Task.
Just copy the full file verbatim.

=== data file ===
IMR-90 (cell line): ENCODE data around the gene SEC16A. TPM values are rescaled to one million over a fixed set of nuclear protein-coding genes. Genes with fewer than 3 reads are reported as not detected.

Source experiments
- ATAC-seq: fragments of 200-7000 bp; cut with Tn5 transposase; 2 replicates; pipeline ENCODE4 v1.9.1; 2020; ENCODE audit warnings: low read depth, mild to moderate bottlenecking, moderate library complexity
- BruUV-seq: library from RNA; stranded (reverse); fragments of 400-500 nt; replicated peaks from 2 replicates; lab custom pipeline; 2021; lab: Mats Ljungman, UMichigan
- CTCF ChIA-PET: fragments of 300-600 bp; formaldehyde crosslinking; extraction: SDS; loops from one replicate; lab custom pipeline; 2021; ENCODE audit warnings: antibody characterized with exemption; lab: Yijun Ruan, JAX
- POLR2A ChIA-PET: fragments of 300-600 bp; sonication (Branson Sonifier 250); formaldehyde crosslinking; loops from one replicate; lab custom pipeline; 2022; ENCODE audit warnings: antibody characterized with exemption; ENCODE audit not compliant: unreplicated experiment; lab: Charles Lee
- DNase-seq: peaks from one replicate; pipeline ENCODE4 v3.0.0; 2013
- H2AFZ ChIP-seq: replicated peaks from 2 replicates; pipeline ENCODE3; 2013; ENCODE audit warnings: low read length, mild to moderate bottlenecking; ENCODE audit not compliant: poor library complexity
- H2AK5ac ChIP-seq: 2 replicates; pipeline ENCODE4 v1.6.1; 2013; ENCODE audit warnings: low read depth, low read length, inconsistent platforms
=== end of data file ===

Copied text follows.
IMR-90 (cell line): ENCODE data around the gene SEC16A. TPM values are rescaled to one million over a fixed set of nuclear protein-coding genes. Genes with fewer than 3 reads are reported as not detected.

Source experiments
- ATAC-seq: fragments of 200-7000 bp; cut with Tn5 transposase; 2 replicates; pipeline ENCODE4 v1.9.1; 2020; ENCODE audit warnings: low read depth, mild to moderate bottlenecking, moderate library complexity
- BruUV-seq: library from RNA; stranded (reverse); fragments of 400-500 nt; replicated peaks from 2 replicates; lab custom pipeline; 2021; lab: Mats Ljungman, UMichigan
- CTCF ChIA-PET: fragments of 300-600 bp; formaldehyde crosslinking; extraction: SDS; loops from one replicate; lab custom pipeline; 2021; ENCODE audit warnings: antibody characterized with exemption; lab: Yijun Ruan, JAX
- POLR2A ChIA-PET: fragments of 300-600 bp; sonication (Branson Sonifier 250); formaldehyde crosslinking; loops from one replicate; lab custom pipeline; 2022; ENCODE audit warnings: antibody characterized with exemption; ENCODE audit not compliant: unreplicated experiment; lab: Charles Lee
- DNase-seq: peaks from one replicate; pipeline ENCODE4 v3.0.0; 2013
- H2AFZ ChIP-seq: replicated peaks from 2 replicates; pipeline ENCODE3; 2013; ENCODE audit warnings: low read length, mild to moderate bottlenecking; ENCODE audit not compliant: poor library complexity
- H2AK5ac ChIP-seq: 2 replicates; pipeline ENCODE4 v1.6.1; 2013; ENCODE audit warnings: low read depth, low read length, inconsistent platforms